Moreover, Li relayed that the establishment of a carbon market is likewise a matter demanding urgent attention. “The pursuit of the ‘dual carbon’ goals at present involves everyone doing their own thing and in their own way, with each local government and each industry taking their own respective approaches, which runs counter to the fundamental principles of economics. Instead, we must take into account the whole country at the same time.” He mentioned that the carbon market must first be set in motion—with the market acting like a supercomputer. Just so long as the carbon tax is increased slightly in the appropriate areas, such as crude oil, coal and other areas, then gradually readjusted upwards, the market will begin taking shape and functioning automatically. In this way, many green investments will have favorable prospects to become profitable, encouraging many entrepreneurs and investors to enter the fold as they begin to throw their hat in the ring, which could also help bolster public finances to some extent.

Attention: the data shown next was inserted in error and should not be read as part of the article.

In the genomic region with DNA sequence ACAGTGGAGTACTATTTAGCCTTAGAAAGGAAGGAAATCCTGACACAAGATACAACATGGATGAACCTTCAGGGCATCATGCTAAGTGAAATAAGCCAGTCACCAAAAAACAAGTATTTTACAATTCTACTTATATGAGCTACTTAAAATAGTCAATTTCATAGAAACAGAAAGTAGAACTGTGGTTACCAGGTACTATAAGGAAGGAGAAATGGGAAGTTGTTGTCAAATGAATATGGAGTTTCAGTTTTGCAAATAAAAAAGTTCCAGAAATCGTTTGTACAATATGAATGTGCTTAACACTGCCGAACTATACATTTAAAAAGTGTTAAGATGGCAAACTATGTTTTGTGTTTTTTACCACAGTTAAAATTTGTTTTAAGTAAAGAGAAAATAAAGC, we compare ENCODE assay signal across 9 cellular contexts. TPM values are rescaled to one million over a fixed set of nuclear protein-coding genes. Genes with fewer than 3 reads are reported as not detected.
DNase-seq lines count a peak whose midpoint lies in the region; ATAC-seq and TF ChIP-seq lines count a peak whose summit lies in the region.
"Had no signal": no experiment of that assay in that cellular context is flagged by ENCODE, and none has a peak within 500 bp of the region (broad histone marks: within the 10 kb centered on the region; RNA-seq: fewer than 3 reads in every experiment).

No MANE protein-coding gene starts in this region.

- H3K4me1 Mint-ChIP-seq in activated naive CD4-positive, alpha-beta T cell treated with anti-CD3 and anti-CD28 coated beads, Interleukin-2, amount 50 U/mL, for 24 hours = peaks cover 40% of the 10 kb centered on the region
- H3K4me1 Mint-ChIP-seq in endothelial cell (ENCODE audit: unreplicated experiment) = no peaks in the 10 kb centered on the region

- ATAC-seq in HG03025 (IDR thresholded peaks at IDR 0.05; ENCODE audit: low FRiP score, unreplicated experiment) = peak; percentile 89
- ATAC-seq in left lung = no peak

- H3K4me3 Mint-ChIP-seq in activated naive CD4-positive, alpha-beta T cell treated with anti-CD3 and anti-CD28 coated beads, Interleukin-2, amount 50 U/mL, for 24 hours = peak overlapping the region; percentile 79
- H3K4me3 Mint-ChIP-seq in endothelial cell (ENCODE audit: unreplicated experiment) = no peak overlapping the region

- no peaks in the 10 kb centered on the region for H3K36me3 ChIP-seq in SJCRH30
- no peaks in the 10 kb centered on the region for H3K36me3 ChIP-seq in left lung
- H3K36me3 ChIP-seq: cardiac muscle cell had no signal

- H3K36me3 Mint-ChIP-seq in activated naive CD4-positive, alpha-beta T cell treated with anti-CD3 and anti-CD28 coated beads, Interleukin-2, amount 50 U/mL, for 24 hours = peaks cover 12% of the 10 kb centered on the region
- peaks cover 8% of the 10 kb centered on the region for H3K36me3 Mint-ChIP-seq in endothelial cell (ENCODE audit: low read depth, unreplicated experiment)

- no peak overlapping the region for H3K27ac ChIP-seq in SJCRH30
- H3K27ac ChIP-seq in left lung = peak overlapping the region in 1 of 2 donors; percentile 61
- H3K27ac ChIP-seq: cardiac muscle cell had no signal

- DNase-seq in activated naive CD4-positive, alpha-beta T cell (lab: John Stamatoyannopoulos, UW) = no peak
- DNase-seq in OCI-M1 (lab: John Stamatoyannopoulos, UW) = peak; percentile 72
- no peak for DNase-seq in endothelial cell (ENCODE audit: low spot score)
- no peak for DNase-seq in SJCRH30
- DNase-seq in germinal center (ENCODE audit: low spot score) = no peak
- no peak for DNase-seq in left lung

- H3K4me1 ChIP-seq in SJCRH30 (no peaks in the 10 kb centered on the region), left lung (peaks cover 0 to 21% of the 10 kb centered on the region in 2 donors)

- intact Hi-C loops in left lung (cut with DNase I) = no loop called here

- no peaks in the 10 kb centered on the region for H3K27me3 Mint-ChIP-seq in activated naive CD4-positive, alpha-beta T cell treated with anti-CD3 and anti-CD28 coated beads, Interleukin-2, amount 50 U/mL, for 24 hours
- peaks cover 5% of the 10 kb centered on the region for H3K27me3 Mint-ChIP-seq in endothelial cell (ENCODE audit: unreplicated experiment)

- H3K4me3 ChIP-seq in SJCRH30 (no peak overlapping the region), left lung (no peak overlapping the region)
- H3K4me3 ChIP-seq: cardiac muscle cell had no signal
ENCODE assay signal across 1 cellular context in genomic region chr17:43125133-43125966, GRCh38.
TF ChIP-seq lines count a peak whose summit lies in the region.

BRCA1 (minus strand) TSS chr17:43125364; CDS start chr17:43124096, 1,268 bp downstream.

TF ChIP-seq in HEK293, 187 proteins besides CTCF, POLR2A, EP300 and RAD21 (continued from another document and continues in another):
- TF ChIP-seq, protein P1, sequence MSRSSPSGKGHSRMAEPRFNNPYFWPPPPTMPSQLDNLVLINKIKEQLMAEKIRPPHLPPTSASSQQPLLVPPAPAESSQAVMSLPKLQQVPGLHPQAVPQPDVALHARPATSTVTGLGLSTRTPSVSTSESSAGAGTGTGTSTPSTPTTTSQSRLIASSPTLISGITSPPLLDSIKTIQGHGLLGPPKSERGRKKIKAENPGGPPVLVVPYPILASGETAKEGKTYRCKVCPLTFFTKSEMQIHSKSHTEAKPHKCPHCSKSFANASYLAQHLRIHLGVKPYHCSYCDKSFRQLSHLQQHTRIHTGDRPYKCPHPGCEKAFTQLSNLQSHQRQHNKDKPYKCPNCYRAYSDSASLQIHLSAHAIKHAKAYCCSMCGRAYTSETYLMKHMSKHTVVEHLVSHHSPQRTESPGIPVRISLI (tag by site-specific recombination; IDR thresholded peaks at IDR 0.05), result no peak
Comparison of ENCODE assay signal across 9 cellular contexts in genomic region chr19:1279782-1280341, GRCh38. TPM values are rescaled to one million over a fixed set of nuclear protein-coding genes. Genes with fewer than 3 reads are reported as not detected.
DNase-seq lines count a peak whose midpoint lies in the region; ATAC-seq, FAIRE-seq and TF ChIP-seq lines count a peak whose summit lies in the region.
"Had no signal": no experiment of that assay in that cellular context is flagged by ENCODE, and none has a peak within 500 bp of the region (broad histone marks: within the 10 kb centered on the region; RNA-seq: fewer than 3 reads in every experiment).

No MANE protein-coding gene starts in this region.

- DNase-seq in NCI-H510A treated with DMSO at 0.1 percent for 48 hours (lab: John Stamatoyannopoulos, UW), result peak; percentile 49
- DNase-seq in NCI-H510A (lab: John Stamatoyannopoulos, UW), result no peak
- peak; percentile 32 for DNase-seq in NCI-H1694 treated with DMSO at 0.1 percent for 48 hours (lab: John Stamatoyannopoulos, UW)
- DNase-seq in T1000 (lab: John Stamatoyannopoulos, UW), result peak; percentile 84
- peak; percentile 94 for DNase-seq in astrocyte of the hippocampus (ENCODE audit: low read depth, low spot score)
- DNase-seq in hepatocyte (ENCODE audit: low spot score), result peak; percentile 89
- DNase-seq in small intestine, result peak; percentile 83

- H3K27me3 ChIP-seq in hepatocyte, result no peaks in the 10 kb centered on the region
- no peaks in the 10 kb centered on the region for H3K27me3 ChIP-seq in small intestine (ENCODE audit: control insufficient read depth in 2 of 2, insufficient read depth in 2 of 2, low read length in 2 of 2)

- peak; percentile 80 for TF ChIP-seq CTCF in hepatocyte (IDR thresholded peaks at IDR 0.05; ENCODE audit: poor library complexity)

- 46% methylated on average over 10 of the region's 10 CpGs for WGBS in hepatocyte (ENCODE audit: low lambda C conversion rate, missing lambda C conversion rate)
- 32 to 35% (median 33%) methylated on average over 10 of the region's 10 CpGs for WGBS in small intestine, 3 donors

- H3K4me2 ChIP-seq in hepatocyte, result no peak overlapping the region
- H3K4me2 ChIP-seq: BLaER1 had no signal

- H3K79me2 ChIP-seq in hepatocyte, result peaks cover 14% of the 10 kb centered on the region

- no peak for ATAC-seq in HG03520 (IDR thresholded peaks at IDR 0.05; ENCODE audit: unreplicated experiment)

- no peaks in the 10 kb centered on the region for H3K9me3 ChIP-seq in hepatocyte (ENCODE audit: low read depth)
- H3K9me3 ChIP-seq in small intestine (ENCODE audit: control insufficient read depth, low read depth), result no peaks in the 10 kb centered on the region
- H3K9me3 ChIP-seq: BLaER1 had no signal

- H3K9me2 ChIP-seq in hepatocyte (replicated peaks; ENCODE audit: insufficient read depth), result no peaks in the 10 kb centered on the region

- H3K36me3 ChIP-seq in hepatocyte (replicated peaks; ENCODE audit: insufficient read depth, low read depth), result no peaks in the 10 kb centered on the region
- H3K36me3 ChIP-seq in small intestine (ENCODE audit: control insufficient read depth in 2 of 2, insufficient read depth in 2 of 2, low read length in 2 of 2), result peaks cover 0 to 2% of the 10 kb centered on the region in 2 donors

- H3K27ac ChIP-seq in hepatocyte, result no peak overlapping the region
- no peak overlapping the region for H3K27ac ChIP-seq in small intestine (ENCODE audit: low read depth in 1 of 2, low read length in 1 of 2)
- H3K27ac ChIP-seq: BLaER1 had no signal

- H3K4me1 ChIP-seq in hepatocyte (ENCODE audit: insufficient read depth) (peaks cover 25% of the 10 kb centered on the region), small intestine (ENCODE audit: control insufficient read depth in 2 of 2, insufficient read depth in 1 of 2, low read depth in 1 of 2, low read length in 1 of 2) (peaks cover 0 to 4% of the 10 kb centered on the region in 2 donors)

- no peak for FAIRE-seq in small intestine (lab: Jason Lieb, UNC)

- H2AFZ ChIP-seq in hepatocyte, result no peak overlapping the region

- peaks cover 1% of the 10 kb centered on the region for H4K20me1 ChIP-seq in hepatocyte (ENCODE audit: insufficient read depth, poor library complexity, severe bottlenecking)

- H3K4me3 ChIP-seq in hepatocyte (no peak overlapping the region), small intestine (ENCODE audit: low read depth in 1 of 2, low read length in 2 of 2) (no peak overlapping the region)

Li stressed the importance of doing a good job with respect to maintaining a steady growth trend. The government and the market should exert their momentum in the same direction, with the government doing its best to take care of its own affairs while opening up, fostering and reforming the market.